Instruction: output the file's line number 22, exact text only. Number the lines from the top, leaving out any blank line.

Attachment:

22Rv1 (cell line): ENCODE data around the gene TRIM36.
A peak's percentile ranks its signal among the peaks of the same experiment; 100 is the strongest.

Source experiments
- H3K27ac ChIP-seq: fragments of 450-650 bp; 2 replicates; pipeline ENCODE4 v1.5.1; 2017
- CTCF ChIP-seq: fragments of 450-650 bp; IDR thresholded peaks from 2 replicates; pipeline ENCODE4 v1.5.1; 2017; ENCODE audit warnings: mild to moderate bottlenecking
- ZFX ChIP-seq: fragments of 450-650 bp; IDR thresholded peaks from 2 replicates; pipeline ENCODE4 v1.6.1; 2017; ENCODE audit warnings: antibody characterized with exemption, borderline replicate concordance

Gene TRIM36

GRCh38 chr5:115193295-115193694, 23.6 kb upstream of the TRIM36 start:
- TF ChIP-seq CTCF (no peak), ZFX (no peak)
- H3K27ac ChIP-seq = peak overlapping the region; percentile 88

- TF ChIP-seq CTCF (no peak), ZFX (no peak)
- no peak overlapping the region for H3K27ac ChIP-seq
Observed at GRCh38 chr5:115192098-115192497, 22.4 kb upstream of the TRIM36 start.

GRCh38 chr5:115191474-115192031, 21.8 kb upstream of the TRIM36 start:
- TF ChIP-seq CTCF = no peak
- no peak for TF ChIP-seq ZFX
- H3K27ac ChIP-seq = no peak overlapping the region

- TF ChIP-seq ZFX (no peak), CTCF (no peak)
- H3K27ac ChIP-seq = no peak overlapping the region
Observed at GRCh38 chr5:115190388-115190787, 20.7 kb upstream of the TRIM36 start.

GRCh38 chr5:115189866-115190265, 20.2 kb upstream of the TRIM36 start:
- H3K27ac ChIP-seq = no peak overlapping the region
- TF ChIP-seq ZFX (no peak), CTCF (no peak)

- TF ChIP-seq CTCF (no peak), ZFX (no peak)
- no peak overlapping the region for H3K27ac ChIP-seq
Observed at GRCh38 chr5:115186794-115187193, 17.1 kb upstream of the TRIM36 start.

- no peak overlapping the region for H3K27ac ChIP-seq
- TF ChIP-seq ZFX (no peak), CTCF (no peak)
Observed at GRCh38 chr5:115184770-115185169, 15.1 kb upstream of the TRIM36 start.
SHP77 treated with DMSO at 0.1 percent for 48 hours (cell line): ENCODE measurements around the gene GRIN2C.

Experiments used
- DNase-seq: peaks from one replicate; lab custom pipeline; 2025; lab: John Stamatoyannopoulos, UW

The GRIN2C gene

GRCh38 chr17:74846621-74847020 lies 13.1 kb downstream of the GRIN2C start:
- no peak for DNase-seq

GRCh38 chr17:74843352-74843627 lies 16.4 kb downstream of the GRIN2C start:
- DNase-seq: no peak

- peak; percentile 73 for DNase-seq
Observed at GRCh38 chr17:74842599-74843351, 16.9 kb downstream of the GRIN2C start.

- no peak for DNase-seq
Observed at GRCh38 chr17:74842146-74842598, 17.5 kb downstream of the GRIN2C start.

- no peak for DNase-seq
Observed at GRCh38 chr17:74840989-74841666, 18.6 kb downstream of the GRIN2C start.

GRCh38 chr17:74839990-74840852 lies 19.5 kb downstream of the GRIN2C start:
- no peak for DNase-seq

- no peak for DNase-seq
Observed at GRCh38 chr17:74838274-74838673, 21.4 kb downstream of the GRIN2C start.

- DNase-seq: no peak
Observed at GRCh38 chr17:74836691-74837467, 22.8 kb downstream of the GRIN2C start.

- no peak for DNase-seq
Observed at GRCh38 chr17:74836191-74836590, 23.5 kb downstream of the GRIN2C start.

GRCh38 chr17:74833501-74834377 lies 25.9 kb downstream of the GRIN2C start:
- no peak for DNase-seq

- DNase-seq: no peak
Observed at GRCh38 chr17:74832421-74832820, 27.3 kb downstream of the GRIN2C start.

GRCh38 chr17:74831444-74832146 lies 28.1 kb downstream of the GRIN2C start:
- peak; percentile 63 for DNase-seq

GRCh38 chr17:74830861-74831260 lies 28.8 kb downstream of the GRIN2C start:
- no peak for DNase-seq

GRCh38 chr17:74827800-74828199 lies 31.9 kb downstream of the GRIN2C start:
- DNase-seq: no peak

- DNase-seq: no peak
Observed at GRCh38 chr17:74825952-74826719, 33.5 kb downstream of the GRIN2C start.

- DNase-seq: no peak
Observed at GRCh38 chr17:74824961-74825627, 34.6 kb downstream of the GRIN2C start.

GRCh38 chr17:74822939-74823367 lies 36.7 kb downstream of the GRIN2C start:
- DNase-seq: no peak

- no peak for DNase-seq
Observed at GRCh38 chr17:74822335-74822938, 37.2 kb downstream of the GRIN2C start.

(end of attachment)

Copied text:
- H3K27ac ChIP-seq = no peak overlapping the region